Challenged, but hopeful for the future.
That’s how YSU President Randy J. Dunn summarized the State of the University during an hour-long address before nearly 700 students, faculty, staff and community members in the Chestnut Room of Kilcawley Center.
“It’s probably no secret – you can all identify where those challenges are coming from,” said Dunn in his first State of the University address. “I can share with you that we have, as a community, much work to do going forward to make sure our ship is righted for some turbulent waters that are ahead of us. But the good news, I think, is that there are a number of approaches and considerable means by which we can face this future and navigate these waters.”
Dunn, who became YSU’s eighth president on July 15, talked about his three strategic priorities for the university – enrollment, engagement and excellence – and he spelled out micro and macro problems facing YSU and all of higher education over the next several months and years.
For instance, Dunn noted that the revenue model for YSU and most public universities in the state and nationwide has flipped in the past 20 years. YSU’s state/tuition revenue split used to be 75/25; today, it’s 25/75. “This isn’t going to change,” he said. “We’re going to have to deal with that.
Fall semester enrollment, he said, will be down for a third consecutive year, although numbers will not be final for a couple weeks. Every 1 percent drop in enrollment roughly translates into a $1 million loss in revenue. The loss this year is on top of $8 million in lost revenue over the past two years due to state funding reductions and another $8 million in lost revenue due to enrollment declines over the past two years.
“So you’re looking there at $16 million that we have (lost) coming into this year’s challenge,” he said. “$16 million is a lot of money.”
Dunn applauded the campus for efforts to control costs, including keeping dozens of faculty and staff positions vacant. But “you can’t keep going back to that well,” he said, adding, “It’s no way to grow a university.”
He said vice presidents, deans and others on campus have begun discussions on contingency plans that can be exercised going forward depending on what happens with enrollment, but nothing has been finalized.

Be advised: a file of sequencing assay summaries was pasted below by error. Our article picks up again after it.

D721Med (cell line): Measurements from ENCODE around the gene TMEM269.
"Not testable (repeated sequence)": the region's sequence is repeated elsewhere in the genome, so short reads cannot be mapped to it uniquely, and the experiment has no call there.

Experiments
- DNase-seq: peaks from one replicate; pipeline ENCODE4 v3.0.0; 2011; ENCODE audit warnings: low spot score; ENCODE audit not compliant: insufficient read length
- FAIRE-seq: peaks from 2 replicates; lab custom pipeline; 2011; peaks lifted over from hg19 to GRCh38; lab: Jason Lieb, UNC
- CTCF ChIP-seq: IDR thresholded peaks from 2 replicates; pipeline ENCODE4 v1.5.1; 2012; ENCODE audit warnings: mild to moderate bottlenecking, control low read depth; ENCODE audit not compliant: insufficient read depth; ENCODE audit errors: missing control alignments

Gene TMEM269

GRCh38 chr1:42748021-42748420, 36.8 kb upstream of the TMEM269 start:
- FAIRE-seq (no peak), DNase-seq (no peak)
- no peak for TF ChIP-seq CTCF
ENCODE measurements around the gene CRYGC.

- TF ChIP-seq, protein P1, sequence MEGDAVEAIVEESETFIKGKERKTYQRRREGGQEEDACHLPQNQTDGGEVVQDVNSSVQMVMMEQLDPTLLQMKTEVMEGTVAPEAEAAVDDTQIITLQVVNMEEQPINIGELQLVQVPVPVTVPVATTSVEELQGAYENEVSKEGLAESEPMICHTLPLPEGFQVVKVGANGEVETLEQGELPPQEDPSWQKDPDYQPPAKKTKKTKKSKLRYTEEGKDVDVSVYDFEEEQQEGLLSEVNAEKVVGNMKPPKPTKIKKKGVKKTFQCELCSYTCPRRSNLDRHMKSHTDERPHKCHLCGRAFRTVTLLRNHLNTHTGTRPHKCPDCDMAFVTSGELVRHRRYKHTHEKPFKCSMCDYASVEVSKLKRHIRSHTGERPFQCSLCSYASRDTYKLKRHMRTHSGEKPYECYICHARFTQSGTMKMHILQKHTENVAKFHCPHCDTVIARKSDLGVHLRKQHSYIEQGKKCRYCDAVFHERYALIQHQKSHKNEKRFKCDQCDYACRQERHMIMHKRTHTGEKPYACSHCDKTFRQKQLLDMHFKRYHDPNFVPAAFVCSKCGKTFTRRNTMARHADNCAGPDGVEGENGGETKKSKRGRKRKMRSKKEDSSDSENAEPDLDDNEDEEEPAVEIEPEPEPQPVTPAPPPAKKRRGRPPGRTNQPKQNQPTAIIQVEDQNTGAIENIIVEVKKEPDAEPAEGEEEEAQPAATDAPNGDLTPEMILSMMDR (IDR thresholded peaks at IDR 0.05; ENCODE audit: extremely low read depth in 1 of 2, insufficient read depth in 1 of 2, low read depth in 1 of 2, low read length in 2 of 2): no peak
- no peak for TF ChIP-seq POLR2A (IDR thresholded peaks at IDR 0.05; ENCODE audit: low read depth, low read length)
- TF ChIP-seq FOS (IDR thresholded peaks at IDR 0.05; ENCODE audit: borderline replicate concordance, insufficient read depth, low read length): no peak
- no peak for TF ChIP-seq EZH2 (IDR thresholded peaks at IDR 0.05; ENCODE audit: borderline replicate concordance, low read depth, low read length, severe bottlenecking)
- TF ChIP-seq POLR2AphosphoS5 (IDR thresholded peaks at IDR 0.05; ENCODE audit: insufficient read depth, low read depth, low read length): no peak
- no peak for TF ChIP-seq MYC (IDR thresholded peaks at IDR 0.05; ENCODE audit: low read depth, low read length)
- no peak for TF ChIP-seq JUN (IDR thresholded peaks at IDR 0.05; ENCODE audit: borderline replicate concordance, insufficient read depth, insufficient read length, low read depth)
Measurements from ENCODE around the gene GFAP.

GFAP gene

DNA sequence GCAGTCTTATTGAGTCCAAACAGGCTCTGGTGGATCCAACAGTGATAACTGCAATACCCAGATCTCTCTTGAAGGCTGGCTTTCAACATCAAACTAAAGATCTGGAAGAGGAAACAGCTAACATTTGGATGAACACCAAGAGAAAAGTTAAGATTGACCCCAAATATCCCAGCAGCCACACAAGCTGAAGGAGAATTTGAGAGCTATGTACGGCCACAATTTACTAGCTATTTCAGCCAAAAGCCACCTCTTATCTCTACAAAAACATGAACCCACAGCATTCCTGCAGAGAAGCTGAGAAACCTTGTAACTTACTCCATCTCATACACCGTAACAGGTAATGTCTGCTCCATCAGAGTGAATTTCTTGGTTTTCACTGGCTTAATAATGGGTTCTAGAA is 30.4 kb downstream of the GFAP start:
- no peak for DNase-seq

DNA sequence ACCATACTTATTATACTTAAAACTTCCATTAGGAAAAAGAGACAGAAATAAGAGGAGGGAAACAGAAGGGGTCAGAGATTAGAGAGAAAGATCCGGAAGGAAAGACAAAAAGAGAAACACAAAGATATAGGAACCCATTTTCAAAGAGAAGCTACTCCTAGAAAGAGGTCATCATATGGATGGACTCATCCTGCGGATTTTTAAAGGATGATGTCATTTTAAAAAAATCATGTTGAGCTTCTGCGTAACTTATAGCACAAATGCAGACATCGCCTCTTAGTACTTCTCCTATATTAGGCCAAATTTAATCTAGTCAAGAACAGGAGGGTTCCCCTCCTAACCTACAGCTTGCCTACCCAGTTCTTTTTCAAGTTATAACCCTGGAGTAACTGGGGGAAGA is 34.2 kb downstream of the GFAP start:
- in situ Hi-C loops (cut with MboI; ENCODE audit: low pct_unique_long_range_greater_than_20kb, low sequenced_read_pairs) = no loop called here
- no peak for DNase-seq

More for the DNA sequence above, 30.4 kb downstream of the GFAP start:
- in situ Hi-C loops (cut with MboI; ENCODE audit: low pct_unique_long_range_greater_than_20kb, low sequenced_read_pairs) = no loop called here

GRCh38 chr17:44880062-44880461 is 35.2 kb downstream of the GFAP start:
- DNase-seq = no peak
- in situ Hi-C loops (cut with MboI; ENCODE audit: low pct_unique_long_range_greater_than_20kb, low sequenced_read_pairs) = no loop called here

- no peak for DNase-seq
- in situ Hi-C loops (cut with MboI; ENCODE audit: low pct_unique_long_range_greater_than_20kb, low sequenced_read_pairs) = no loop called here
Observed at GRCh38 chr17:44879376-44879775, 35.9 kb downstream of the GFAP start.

Dunn read a portion of a story out of The Chronicle of Higher Education about how Clarion University of Pennsylvania plans to let go up to 40 employees and dissolve its College of Education and Human Resources to offset losses in state support and enrollment.
“I did not come to Youngstown State University to have that headline reported about us,” he said. “Nor did I come to YSU to oversee the shrinking of our university.”
So, Dunn said YSU will work aggressively on enrollment, re-thinking recruitment efforts, working to identify and highlight signature programs, examining scholarships and looking at the university’s marketing, branding and social media approaches.
“We’re going to become more edgy as a campus and try to attract those students who want to know when they come to Youngstown State that it’s going to be kind of an exciting place,” he said. “We have the ability that instead of being just a university of place, to be a university of destination.”
The president said the university will continue to engage, focusing on thick, rich, meaningful and deep partnerships, and it will seek to continue to improve excellence. “People are attracted to quality,” he said. “People will follow quality. People come to excellence…People want to be associated with a winner.”
To reach the new levels of enrollment, engagement and excellence, Dunn said the university may need to decide where to take some risks. “Because we have to reinvent, we are going to have to experiment,” he said.
“It takes patience,” he said. “It takes perseverance.”
“We can’t have stasis,” he added. “We’re either going up or we’re going down. We are going to push ahead…Over time, the trend is to move forward; the trajectory is upward.”